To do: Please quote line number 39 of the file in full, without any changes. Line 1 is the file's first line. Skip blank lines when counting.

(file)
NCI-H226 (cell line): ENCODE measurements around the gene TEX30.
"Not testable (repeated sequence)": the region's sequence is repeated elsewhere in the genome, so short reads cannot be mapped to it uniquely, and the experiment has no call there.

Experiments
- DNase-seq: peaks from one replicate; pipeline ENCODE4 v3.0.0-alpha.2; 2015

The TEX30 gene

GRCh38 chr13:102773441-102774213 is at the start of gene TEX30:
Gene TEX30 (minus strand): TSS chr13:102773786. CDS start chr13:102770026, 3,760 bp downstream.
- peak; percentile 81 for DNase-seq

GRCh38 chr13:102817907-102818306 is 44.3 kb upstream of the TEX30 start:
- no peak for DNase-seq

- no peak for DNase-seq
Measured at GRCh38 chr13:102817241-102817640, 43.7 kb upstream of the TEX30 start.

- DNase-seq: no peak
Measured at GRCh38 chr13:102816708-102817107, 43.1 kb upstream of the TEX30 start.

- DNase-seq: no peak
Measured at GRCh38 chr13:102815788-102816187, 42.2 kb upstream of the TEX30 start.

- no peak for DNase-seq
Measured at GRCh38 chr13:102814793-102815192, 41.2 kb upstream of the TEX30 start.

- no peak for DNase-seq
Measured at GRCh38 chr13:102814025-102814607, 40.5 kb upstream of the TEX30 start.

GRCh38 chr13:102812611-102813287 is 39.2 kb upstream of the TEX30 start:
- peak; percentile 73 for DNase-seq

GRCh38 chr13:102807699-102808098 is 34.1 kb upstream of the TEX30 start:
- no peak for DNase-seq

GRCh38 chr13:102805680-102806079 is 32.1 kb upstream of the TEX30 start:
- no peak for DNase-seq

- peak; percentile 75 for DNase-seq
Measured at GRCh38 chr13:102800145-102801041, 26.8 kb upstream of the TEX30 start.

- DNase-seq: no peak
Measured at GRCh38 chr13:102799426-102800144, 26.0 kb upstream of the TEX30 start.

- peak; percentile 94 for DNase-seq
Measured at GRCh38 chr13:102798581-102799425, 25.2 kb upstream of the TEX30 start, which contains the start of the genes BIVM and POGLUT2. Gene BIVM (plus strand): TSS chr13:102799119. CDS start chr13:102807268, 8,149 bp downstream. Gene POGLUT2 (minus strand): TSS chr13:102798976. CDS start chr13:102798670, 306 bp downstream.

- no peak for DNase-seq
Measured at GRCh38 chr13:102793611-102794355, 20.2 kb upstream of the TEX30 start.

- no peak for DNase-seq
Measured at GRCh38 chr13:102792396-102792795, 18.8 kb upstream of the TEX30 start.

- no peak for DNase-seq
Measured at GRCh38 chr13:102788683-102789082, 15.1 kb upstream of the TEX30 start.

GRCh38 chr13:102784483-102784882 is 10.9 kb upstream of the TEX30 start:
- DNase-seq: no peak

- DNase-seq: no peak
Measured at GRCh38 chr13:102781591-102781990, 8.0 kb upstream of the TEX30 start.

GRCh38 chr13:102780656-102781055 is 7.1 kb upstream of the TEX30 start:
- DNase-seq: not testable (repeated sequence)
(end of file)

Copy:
GRCh38 chr13:102784483-102784882 is 10.9 kb upstream of the TEX30 start: